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Typo error results in leaked Pentagon messages to Mali

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Millions of sensitive US military emails have been mistakenly sent to the wrong email address in Mali, a country allied with Russia, due to an embarrassing typo.

The emails, including highly sensitive information such as diplomatic documents, tax returns, passwords, and travel details of top officers, were sent to a company managing Mali’s internet domain. The mistake occurs when people mistakenly type .ML instead of .MIL, the suffix for all US military email addresses, reported Financial Times.

Experts have warned about this typo for over a decade, and the problem was first identified by Johannes Zurrbier, a Dutch internet entrepreneur who manages Mali’s country domain. Zuurbier has been collecting misdirected emails since January and has accumulated nearly 117,000 misdirected messages. He sent a letter to the US in early July, emphasising the risk and the potential exploitation of the situation by adversaries of the US.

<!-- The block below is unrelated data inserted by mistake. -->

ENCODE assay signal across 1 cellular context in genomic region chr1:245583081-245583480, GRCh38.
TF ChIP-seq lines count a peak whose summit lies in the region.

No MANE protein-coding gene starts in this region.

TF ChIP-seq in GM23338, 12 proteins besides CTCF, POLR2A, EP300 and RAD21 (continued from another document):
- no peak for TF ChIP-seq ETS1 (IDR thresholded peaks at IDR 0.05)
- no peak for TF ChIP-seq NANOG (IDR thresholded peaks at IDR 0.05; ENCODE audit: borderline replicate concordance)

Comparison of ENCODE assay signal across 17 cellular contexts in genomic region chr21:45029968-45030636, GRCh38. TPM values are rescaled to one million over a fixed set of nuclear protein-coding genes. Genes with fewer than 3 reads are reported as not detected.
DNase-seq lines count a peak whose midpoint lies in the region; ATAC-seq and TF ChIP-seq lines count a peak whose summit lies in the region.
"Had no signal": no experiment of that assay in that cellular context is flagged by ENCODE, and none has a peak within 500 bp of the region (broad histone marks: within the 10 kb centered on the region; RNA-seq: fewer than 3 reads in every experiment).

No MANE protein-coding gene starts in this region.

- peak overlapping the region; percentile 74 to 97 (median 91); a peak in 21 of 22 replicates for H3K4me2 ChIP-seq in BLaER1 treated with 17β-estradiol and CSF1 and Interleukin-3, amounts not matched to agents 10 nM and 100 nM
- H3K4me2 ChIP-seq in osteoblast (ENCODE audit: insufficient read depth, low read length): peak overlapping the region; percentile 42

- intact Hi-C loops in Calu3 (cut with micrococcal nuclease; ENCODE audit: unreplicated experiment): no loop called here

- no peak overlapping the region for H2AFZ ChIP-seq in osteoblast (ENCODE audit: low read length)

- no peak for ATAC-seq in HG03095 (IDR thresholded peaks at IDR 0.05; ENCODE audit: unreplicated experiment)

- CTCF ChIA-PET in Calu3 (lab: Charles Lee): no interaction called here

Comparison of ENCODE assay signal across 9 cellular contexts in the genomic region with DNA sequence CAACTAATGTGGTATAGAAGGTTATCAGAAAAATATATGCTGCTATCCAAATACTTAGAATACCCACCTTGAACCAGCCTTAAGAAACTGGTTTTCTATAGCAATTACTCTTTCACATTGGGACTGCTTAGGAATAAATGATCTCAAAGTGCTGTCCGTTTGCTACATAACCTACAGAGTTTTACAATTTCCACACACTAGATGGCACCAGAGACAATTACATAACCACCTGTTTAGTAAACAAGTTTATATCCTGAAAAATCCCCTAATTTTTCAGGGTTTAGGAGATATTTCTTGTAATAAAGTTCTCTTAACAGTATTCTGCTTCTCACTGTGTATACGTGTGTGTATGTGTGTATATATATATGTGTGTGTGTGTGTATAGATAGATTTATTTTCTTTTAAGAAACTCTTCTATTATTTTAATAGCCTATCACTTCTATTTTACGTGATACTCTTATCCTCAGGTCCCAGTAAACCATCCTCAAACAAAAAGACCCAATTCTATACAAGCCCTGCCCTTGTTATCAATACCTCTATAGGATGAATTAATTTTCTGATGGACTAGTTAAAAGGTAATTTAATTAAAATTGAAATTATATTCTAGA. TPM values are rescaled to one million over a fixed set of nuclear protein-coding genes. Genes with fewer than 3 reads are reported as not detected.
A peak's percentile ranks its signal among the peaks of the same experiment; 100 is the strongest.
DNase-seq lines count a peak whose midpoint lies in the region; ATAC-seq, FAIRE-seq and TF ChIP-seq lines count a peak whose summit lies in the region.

The typo error was in the top-level domain (TLD).

The issue gained significance as control of the .ML domain is set to revert from Zuurbier to Mali’s government, closely aligned with Russia. This means that Maian authorities will have access to the misdirected emails. The leaking of sensitive military information raises concerns about the data’s scale, duration, and sensitivity, prompting calls for increased security measures.

Zuurbier had noticed the leaks when he took over the country domain code in 2013 and observed requests for non-existent domains like and Realising something was amiss, he set up a system to catch the correspondence but was quickly overwhelmed.

In February, it was reported that sensitive emails of the United States Department of Defense got leaked due to an exposed server. Although no major information was leaked, it could easily have been a major security lapse for the country.

In 2015, Chinese hackers stole tons of sensitive background files of government employees seeking security clearance from the United States government.

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Kumar Hemant

Deputy Editor at Candid.Technology. Hemant writes at the intersection of tech and culture and has a keen interest in science, social issues and international relations. You can contact him here: [email protected]